Restau­rant re­view

Café Paradiso, 16 Lan­caster Quay, Cork. Tel: 021-4277939; www.paradiso.restau­rant

Irish Examiner - Weekend - - Inside - Joe McNamee

Though JB and I dropped out of col­lege to be­come pop­stars and JB still strides the oc­ca­sional stage, decades later, our pri­mary shared sta­tus is that of house­bound, child-herd­ing Soc­cerMoms. Any ac­tual paid work is car­ried out on a part time ba­sis at kitchen ta­bles, so tonight is our ‘Of­fice Christ­mas Party’. While I am a ‘re­cov­er­ing’ veg­e­tar­ian, JB has never lost a faith first found at 15, so Café Paradiso is an ob­vi­ous choice. In the tow of our re­spec­tive spouses/CFOs, My Heart’s De­light, and V, we en­counter a restau­rant aglow with fes­tive cheer.

Hav­ing agreed, for re­view­ing pur­poses, to each or­der dif­fer­ent dishes, the ladies then blithely re­nege, daz­zled by a veg­etable sushi and tem­pura combo. True, deep­fried veg­eta­bles in light, crisp bat­ter are crim­i­nally ad­dic­tive; cau­li­flower, pos­si­bly blanched be­fore fry­ing, bears an ex­quis­ite bras­sica bari­tone. The sushi is ex­pertly ren­dered though I miss that ex­tra depth of flavour that comes from fresh fish.

My de­li­cious Cáis na Tíre and ri­cotta tortellini are fresh pasta parcels hous­ing the salty-sweet ‘fudge’ of one of my favourite cheeses. Served with ap­ple brown but­ter, a silken cele­riac puree and rib­bons of sprout tops, smoked pecans add fur­ther con­trast.

JB’s salad of Chicory, beet­root, or­ange and Crozier Blue cheese is a vis­ual treat, equally pleas­ing on the palate: winc­ingly bit­ter chicory, off­set by sweet umami hum from gor­geous cheese; cit­ric or­ange, earthy beet­root lilt sweet har­monies, echoed by mint and pome­gran­ate. It takes a ground­ing al­lium al­liance of hefty ajo blanco and shal­lot dress­ing to en­sure the ex­u­ber­ant en­sem­ble doesn’t run away to join the cir­cus.

If the pre­ced­ing sounds to younger din­ers like a page from the play­book of Is­raeli-born chef Yot­tam Ot­tolenghi’s wildly pop­u­lar fu­sion cui­sine, it is worth re­mem­ber­ing De­nis Cot­ter had been walk­ing this par­tic­u­lar path since CP first opened in 1993, some years be­fore Ot­tolenghi even saw the in­side of a pro­fes­sional kitchen.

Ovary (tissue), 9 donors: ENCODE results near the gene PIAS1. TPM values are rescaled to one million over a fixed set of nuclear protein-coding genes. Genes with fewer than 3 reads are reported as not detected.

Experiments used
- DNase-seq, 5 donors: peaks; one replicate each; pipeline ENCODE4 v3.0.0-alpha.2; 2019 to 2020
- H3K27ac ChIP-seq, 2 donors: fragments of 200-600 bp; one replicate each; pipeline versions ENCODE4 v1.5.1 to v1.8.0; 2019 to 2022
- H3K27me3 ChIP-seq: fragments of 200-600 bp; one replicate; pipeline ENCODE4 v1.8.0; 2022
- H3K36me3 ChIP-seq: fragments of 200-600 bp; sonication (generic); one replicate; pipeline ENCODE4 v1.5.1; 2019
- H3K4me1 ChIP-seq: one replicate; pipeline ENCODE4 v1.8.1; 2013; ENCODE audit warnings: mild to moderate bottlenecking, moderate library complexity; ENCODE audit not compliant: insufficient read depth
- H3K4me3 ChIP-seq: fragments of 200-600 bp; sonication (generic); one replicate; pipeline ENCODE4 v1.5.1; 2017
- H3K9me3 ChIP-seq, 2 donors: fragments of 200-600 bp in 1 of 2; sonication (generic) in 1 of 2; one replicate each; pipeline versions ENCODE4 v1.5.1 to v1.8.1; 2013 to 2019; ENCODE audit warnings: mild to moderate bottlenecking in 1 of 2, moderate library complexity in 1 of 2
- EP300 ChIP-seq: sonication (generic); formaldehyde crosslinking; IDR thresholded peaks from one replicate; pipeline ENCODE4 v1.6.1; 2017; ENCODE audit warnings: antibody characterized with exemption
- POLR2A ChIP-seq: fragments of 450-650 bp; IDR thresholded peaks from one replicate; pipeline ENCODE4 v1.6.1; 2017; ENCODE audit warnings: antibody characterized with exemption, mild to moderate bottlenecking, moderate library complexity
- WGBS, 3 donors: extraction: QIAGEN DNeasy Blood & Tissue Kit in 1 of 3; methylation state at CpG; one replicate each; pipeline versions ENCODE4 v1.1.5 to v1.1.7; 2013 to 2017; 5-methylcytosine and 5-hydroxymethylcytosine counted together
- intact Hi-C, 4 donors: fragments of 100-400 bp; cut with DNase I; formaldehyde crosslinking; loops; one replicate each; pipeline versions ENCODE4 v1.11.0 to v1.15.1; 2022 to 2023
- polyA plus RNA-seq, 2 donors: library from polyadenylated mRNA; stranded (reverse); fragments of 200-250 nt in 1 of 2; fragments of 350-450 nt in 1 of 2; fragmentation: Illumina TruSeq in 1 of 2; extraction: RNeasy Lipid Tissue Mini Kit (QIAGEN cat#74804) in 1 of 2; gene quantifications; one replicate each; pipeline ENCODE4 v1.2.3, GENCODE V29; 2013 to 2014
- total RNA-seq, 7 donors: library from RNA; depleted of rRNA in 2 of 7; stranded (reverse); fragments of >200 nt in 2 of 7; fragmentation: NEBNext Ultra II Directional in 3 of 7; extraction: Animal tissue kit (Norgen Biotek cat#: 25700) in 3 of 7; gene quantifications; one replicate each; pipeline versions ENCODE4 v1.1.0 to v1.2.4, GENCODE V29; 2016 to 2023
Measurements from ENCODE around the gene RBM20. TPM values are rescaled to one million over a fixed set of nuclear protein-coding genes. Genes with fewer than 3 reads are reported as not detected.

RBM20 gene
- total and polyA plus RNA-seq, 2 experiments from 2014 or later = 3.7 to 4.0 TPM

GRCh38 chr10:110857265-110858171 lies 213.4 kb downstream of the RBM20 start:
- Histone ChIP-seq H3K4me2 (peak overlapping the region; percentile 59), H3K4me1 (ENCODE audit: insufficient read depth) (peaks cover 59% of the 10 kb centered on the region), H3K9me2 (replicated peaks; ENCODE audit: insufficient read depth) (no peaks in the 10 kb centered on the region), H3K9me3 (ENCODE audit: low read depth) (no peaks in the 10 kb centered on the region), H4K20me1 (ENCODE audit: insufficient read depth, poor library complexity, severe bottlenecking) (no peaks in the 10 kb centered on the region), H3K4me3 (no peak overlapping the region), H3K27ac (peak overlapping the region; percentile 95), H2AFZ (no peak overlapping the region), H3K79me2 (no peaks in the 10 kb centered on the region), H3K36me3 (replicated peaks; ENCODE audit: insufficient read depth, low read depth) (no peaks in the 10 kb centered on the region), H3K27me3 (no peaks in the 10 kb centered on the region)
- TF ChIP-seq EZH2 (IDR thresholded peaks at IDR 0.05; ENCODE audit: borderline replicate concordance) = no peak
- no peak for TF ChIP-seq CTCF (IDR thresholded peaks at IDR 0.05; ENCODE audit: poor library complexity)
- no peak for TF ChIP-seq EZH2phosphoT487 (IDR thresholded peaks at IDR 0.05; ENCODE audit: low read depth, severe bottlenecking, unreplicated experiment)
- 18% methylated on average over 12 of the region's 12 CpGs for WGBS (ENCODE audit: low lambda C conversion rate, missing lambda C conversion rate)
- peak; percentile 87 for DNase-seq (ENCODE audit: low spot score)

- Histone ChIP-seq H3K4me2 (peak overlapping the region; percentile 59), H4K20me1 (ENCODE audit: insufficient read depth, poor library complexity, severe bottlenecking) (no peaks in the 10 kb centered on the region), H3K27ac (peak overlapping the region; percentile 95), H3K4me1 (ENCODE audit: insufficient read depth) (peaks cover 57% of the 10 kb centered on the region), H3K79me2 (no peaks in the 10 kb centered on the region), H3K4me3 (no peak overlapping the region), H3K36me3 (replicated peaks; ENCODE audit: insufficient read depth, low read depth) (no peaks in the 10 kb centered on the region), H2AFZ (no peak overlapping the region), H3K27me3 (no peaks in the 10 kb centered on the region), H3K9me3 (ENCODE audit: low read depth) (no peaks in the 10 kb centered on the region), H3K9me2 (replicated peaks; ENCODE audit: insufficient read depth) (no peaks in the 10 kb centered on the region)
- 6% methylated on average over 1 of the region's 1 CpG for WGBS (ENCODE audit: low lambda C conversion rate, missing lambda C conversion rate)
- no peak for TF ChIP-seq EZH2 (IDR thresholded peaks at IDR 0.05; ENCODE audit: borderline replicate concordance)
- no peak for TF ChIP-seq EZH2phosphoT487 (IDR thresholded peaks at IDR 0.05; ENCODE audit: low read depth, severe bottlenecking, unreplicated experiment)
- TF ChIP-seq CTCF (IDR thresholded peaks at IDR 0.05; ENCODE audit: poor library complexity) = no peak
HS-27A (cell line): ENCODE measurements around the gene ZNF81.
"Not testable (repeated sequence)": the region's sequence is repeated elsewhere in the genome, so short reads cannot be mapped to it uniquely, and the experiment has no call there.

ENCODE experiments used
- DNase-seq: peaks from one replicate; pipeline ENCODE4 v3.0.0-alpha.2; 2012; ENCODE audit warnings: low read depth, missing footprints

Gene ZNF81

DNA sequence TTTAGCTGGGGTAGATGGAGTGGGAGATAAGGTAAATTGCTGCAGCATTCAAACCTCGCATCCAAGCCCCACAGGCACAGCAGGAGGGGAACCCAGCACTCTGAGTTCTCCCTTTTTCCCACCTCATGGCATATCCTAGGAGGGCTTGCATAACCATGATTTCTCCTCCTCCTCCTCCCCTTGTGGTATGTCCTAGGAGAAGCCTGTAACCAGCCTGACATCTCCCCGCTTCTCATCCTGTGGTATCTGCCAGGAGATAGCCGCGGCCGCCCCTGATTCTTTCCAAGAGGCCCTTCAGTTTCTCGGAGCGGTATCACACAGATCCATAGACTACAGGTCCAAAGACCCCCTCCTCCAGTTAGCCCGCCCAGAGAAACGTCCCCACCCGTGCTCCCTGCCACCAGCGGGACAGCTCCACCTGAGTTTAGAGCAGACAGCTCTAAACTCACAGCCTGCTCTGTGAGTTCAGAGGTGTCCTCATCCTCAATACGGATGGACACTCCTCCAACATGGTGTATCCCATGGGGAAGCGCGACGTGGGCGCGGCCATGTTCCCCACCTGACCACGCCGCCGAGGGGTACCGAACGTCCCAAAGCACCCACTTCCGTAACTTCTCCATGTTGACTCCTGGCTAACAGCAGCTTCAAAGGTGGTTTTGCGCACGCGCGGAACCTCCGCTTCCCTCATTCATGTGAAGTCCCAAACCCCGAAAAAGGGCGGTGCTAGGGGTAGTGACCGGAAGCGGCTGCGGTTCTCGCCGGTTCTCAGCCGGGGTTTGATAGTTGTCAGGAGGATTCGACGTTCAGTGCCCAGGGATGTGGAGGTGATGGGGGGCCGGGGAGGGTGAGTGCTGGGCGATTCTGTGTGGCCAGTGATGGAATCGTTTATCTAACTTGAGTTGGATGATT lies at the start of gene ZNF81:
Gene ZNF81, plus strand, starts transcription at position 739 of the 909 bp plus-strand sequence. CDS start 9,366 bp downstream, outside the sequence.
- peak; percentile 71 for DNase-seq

Cer­tain Le­van­tine grace notes, in­gre­di­ents that mark out Mid­dle East­ern cuisines, may have been tougher to pro­cure on a reg­u­lar ba­sis in Cork back then but the quin­tes­sen­tial tropes were al­ready ev­i­dent in Cot­ter’s cook­ing.

Also equally ev­i­dent were Cot­ter’s Asian in­cli­na­tions; MHD’s Chilli-glazed pan­fried tofu, with pak choi, ta­marind-co­conut broth, rice noo­dles and gin­gered aduki bean won­ton is a light yet lus­cious lift­ing of mul­ti­ple Asi­atic in­flu­ences, mak­ing them his own, even if MHD slightly re­grets her choice on a De­cem­ber night call­ing for win­ter fuel; some­thing, per­haps, akin to V’s King Oys­ter mush­rooms, yel­low chanterelles, friv­ole, pump­kin gnoc­chi, lemon thyme but­ter and salted wal­nuts.

Yet an­other bear-jug­gling-on-au­ni­cy­cle act, this dizzy­ing panoply of el­e­ments is some­how tamed into a solid, sin­gu­lar plate­ful of sea­sonal com­fort, aided in no small part by a moth­er­ing blanket of Aged Coolea cheese sauce.

There is also an awful lot hap­pen­ing around and about JB’s Feta & Pistachio Cous­cous Cake: cit­ric elec­tric­ity of lemon chick­peas; zhoug oil’s chilli sting; bright co­rian­der notes trilling above creamy yo­ghurt’s lac­tic bite; tof­fee-sweet date jam; smoky wilted greens. But the nutty and sur­pris­ingly ro­bust main at­trac­tion an­chors all, a solid may­pole sur­rounded by imp­ish sprites.

My braised turnip galette has be­come a CP sig­na­ture dish in re­cent years, a dux­elle of Por­to­bello mush­rooms and chest­nuts bound with cream cheese, sand­wiched be­tween thin ‘sheets’ of braised turnip. Earthy wood­land flavours and tex­tures meld into a har­mo­nious whole and, served with horse­rad­ish mash, cit­rus sprouts and beet­root/port gravy of deep ver­mil­lion, it is a dish ‘meaty’ enough to sat­isfy Han­ni­bal Lecter him­self.

We or­der four metic­u­lously crafted desserts for shared sam­pling, sweet, rich, yet of suf­fi­cient del­i­cacy to leave us still afloat af­ter all our feast­ing; a Rose­mary set cus­tard with rose­hip syrup and Chest­nut & kumquat pud­ding both de­serve special men­tion.

The rapidly erod­ing stan­dards of ser­vice in the Ir­ish hos­pi­tal­ity in­dus­try has be­come a par­tic­u­lar bug­bear of mine in re­cent times; it is an ab­so­lute plea­sure to dis­cover CP staff res­o­lutely row­ing against the tide, com­bin­ing easy­go­ing charm with deep knowl­edge and consummate pro­fes­sion­al­ism.

Wines and their de­liv­ery also de­serve high praise: each wine on the tight yet crack­ing list is avail­able four ways, from a 150ml mea­sure right up to a full bot­tle; we ex­ploit this free­dom of choice to the full, trust­ing Sol­padeine to clean up in the morn­ing. All in all, just about the best of­fice Christ­mas party we’ve ever had.

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